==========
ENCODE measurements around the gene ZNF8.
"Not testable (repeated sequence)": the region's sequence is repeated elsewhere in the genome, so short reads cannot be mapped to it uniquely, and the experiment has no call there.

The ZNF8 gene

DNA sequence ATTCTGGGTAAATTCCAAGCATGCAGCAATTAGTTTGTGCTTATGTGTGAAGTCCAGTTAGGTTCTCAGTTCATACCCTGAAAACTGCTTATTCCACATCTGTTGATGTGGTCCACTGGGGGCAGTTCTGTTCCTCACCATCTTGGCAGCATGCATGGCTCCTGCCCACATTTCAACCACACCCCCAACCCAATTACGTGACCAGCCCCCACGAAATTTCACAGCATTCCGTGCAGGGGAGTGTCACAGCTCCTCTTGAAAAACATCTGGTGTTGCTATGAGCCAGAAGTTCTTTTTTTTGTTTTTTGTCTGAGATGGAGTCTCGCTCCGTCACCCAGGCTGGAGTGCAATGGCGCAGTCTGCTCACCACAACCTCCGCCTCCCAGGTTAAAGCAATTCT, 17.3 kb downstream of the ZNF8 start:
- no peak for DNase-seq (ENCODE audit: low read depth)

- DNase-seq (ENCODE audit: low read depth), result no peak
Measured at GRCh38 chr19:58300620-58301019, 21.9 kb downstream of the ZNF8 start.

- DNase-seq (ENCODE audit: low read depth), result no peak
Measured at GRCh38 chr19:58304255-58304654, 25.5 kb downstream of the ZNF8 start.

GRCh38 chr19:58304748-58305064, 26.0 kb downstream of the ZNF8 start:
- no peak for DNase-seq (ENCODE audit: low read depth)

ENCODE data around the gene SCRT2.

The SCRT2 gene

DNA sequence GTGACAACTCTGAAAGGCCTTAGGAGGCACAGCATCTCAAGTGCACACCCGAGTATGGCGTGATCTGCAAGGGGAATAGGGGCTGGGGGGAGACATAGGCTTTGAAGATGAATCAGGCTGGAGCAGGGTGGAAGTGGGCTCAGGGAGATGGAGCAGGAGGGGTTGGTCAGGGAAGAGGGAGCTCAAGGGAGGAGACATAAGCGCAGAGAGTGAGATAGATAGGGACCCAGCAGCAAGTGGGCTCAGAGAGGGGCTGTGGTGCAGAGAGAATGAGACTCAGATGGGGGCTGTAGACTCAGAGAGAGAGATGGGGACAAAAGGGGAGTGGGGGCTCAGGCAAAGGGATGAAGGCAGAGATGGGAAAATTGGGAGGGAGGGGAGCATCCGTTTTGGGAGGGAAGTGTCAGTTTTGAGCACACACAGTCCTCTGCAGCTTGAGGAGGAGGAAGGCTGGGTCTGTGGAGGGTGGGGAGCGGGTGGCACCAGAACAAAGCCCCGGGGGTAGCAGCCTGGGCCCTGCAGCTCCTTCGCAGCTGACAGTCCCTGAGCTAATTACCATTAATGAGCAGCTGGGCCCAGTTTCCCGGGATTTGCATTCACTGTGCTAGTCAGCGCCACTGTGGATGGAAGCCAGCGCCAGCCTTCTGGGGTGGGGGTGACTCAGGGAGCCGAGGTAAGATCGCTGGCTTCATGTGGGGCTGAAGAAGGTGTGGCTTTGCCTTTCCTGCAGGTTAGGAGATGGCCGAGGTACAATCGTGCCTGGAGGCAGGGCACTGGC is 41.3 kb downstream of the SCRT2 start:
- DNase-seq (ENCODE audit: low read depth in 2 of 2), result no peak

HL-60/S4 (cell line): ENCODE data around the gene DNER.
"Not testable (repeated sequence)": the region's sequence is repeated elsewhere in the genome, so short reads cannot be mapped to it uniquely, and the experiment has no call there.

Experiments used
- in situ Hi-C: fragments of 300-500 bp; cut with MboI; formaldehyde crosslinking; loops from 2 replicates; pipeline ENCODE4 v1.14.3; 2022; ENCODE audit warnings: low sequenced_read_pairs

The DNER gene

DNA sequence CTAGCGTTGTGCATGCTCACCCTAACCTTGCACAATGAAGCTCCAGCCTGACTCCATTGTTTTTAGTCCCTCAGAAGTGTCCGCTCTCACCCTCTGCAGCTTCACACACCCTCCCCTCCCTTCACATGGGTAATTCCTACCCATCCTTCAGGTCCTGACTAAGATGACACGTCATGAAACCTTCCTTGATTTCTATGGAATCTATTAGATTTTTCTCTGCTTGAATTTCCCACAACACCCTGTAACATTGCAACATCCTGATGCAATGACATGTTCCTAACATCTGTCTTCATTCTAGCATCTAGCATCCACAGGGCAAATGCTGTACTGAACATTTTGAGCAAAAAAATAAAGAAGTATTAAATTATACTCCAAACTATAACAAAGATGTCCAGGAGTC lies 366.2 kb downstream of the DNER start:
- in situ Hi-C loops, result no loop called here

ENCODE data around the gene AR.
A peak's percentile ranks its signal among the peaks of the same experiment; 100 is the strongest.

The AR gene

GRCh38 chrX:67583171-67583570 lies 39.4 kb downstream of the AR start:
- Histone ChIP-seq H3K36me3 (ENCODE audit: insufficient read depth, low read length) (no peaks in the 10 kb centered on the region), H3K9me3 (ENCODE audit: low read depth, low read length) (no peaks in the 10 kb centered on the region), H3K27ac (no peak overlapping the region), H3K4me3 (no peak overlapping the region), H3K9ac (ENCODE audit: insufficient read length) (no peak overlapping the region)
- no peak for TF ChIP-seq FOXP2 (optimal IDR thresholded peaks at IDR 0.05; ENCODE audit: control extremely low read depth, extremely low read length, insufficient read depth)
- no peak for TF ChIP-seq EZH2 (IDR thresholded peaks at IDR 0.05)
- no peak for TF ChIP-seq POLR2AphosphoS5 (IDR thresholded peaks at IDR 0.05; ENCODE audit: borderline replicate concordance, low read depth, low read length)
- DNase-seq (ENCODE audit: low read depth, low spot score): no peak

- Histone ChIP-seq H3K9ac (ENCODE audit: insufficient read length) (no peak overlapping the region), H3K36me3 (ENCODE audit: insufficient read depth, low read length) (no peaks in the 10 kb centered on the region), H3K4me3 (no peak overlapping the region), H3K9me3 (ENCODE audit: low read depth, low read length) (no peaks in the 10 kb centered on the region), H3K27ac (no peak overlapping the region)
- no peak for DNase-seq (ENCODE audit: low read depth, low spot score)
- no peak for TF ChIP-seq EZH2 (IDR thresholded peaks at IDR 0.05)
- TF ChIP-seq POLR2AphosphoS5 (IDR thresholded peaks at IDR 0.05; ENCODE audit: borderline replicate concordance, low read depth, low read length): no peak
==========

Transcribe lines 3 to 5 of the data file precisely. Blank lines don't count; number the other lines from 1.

The ZNF8 gene

DNA sequence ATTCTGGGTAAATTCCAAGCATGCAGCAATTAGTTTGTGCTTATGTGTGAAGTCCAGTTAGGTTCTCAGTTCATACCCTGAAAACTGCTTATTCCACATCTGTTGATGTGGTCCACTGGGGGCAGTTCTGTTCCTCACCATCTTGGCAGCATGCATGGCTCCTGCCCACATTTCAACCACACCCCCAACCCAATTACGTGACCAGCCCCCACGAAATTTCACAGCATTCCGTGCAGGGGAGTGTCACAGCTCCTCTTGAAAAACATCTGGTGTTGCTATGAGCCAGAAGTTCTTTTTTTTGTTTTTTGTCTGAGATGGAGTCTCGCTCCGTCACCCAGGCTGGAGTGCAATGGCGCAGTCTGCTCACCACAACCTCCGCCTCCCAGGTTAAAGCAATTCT, 17.3 kb downstream of the ZNF8 start:
- no peak for DNase-seq (ENCODE audit: low read depth)